Wednesday, December 18, 2019

HPy kick-off sprint report

Recently Antonio, Armin and Ronan had a small internal sprint in the beautiful city of Gdańsk to kick-off the development of HPy. Here is a brief report of what was accomplished during the sprint.

What is HPy?

The TL;DR answer is "a better way to write C extensions for Python".

The idea of HPy was born during EuroPython 2019 in Basel, where there was an informal meeting which included core developers of PyPy, CPython (Victor Stinner and Mark Shannon) and Cython (Stefan Behnel). The ideas were later also discussed with Tim Felgentreff of GraalPython, to make sure they would also be applicable to this very different implementation, Windel Bouwman of RustPython is following the project as well.

All of us agreed that the current design of the CPython C API is problematic for various reasons and, in particular, because it is too tied to the current internal design of CPython. The end result is that:

  • alternative implementations of Python (such as PyPy, but not only) have a hard time loading and executing existing C extensions;
  • CPython itself is unable to change some of its internal implementation details without breaking the world. For example, as of today it would be impossible to switch from using reference counting to using a real GC, which in turns make it hard for example to remove the GIL, as gilectomy attempted.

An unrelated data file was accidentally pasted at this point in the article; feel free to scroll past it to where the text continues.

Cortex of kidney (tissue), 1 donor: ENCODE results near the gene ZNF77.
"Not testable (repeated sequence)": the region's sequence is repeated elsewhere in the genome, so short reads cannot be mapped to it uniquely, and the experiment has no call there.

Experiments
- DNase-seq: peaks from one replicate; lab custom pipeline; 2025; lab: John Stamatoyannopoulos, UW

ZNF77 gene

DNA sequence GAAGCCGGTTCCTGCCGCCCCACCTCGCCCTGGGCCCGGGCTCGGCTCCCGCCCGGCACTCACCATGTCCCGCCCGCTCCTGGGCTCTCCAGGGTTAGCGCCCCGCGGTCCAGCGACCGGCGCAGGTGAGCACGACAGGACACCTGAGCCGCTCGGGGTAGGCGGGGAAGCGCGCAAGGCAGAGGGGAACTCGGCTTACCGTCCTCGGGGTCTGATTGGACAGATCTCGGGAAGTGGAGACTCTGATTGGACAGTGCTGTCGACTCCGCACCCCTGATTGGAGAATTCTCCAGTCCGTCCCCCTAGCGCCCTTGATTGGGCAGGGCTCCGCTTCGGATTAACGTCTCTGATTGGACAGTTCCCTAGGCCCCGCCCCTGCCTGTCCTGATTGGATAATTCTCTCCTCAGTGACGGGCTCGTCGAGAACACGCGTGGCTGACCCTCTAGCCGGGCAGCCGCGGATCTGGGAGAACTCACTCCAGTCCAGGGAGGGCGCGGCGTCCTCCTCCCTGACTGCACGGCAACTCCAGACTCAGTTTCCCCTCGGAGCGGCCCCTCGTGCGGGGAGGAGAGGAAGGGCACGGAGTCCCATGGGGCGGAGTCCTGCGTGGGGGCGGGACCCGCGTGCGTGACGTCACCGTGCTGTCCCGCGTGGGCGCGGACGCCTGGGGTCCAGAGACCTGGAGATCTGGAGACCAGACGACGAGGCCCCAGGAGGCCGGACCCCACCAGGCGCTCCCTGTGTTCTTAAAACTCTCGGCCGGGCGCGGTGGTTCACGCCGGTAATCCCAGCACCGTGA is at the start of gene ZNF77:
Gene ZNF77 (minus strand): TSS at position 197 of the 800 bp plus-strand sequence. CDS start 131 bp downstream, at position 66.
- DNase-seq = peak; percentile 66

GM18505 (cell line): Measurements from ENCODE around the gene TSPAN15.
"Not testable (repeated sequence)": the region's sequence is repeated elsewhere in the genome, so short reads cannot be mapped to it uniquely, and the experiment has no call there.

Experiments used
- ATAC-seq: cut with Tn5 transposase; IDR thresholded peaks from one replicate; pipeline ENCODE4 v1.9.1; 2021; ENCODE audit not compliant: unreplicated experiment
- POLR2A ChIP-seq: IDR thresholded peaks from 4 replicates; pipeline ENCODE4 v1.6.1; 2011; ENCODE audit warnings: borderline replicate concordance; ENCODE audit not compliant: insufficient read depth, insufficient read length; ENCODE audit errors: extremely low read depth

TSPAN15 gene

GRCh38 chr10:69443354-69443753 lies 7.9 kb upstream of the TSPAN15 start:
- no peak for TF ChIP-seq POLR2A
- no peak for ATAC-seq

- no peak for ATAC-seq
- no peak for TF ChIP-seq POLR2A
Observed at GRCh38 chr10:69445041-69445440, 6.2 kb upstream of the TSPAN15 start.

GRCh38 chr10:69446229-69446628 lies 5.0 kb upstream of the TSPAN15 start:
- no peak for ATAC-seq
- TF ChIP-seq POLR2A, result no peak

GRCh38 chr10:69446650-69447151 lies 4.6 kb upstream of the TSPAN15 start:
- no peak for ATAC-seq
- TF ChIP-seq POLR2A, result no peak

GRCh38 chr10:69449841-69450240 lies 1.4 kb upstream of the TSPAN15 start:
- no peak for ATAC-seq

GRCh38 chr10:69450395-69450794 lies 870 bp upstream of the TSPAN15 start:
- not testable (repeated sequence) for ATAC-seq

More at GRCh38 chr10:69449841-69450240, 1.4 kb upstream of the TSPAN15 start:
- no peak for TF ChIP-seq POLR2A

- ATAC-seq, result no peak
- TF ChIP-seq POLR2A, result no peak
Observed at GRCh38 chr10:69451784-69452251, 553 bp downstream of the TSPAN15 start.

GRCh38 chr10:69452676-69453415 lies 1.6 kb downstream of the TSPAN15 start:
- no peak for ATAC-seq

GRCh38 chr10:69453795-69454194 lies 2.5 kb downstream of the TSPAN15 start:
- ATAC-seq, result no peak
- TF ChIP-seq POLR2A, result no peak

HPy tries to address these issues by following two major design guidelines:

  1. objects are referenced and passed around using opaque handles, which are similar to e.g., file descriptors in spirit. Multiple, different handles can point to the same underlying object, handles can be duplicated and each handle must be released independently of any other duplicate.
  2. The internal data structures and C-level layout of objects are not visible nor accessible using the API, so each implementation if free to use what fits best.

The other major design goal of HPy is to allow incremental transition and porting, so existing modules can migrate their codebase one method at a time. Moreover, Cython is considering to optionally generate HPy code, so extension module written in Cython would be able to benefit from HPy automatically.

More details can be found in the README of the official HPy repository.

Target ABI

When compiling an HPy extension you can choose one of two different target ABIs: